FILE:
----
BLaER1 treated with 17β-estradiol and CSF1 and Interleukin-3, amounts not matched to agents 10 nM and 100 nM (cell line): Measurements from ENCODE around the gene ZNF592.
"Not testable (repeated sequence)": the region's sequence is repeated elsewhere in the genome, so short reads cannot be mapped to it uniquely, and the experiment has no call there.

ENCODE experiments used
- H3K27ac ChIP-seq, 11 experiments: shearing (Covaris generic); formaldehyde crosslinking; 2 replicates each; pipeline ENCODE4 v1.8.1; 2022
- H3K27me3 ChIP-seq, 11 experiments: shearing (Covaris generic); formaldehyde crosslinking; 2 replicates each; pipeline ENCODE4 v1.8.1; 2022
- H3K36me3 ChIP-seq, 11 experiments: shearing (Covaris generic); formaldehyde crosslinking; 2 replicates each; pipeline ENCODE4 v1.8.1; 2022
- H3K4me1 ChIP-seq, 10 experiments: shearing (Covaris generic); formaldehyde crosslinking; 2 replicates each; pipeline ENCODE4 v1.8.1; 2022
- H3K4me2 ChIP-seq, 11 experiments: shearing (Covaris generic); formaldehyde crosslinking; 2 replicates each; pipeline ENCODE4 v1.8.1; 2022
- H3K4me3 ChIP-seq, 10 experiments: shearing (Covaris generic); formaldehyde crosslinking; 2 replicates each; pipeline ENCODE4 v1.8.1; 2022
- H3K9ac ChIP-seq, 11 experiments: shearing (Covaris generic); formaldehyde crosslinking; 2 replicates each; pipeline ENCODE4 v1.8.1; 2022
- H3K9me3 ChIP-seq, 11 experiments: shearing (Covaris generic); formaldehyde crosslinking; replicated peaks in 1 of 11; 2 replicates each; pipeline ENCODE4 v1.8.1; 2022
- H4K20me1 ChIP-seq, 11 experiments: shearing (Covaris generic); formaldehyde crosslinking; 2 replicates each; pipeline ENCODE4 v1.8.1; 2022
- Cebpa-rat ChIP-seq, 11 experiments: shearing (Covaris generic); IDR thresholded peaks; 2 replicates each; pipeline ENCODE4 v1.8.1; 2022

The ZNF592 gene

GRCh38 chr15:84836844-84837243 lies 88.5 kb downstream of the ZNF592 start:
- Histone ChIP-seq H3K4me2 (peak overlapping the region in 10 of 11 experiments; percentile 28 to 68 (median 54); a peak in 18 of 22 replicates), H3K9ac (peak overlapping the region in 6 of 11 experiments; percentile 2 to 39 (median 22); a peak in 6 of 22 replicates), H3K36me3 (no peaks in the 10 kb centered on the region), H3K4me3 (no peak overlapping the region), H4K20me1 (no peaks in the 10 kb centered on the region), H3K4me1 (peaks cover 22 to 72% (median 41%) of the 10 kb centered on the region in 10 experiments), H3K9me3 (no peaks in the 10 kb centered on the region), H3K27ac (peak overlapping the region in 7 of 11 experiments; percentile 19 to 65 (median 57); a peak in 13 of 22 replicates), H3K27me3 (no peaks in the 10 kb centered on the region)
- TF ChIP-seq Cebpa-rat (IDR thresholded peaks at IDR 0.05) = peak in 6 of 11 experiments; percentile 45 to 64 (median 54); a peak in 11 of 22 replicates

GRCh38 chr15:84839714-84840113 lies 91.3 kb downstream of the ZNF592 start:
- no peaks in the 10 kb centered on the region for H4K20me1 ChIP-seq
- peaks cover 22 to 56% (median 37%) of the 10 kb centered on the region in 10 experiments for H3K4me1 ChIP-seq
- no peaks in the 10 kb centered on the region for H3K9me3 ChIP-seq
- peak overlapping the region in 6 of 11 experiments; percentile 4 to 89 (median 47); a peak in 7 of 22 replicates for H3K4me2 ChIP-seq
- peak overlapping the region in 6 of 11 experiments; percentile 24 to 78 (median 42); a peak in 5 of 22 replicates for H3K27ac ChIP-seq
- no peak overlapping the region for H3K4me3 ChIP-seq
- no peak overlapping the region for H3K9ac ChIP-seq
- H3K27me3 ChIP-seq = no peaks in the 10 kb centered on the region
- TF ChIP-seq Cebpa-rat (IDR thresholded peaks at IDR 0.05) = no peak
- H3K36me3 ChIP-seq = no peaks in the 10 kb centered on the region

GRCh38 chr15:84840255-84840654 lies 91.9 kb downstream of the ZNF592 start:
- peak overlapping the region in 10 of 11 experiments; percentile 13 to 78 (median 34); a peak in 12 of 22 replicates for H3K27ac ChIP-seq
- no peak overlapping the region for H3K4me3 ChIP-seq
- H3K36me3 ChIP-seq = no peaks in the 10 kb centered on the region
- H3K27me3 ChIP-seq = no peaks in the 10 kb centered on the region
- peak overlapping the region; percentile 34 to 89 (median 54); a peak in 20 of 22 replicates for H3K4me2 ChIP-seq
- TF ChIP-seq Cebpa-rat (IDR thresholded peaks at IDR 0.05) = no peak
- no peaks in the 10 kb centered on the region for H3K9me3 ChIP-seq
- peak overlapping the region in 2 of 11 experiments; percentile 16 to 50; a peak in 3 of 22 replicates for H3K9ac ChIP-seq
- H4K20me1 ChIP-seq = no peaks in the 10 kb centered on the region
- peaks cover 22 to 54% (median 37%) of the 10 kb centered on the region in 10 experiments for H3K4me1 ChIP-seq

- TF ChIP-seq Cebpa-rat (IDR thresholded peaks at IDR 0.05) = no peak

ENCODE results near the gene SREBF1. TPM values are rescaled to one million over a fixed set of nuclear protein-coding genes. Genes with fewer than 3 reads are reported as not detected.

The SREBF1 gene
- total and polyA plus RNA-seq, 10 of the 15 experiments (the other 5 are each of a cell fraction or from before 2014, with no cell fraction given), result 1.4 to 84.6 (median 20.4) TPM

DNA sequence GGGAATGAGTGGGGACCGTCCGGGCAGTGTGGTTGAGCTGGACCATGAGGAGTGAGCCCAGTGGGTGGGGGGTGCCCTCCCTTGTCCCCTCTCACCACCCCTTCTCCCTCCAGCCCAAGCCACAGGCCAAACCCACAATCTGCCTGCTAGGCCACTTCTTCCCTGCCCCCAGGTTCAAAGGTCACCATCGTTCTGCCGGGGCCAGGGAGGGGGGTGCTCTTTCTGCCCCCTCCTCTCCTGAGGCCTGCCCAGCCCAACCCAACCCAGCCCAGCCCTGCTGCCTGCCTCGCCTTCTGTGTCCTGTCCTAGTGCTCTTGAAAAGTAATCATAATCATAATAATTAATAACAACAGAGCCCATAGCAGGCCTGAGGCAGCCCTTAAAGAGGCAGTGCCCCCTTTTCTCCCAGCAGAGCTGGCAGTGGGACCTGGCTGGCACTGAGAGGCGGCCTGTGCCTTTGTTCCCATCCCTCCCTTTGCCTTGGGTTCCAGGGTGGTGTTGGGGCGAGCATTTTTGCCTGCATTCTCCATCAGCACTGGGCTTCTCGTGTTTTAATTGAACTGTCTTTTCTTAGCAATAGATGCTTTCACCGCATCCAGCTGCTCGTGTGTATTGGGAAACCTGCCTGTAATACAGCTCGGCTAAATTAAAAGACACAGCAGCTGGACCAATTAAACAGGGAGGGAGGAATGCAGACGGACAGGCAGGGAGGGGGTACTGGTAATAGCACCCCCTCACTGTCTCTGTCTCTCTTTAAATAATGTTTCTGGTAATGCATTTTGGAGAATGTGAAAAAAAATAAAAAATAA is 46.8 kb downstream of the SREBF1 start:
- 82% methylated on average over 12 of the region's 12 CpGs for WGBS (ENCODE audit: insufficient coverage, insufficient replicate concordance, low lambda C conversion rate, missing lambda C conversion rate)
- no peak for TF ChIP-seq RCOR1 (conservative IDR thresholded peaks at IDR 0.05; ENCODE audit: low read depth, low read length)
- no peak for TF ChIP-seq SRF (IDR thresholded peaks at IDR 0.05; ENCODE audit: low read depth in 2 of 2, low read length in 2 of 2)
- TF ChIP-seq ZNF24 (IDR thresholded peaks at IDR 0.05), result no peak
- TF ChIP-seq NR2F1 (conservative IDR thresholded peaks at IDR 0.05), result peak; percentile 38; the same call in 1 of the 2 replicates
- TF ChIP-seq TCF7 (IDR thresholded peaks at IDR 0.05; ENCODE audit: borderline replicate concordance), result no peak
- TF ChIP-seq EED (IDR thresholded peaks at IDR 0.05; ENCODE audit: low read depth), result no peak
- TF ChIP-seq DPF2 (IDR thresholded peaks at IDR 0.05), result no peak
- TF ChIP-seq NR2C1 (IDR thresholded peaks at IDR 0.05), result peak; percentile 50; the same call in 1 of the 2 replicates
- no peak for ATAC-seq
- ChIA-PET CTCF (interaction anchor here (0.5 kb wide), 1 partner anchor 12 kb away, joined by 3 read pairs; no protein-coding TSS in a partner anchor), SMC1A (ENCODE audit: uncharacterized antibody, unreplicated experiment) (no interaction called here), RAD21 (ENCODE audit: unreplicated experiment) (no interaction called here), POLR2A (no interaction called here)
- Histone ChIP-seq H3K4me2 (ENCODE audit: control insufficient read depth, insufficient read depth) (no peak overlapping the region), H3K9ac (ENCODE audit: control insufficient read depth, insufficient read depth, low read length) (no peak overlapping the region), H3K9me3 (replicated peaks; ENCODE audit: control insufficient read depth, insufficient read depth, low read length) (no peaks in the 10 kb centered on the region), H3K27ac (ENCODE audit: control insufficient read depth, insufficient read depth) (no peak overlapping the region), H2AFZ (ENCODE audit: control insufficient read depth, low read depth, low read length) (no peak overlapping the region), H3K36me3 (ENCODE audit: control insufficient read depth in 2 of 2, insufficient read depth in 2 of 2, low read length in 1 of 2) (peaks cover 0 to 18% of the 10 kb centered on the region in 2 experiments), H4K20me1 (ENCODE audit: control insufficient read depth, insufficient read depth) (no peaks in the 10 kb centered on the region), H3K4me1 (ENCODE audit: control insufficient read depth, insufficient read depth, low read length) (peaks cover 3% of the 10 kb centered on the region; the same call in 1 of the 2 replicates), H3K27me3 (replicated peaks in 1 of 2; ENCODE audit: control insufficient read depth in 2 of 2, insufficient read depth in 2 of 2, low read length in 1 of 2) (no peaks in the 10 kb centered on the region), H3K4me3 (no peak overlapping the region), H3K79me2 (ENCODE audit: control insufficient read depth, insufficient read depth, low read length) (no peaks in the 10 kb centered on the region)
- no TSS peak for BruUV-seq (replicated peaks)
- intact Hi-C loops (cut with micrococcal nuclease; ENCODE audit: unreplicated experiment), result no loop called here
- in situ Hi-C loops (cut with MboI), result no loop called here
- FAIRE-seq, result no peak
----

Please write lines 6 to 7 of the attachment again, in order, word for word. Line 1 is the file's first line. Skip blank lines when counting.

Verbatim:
- H3K36me3 ChIP-seq, 11 experiments: shearing (Covaris generic); formaldehyde crosslinking; 2 replicates each; pipeline ENCODE4 v1.8.1; 2022
- H3K4me1 ChIP-seq, 10 experiments: shearing (Covaris generic); formaldehyde crosslinking; 2 replicates each; pipeline ENCODE4 v1.8.1; 2022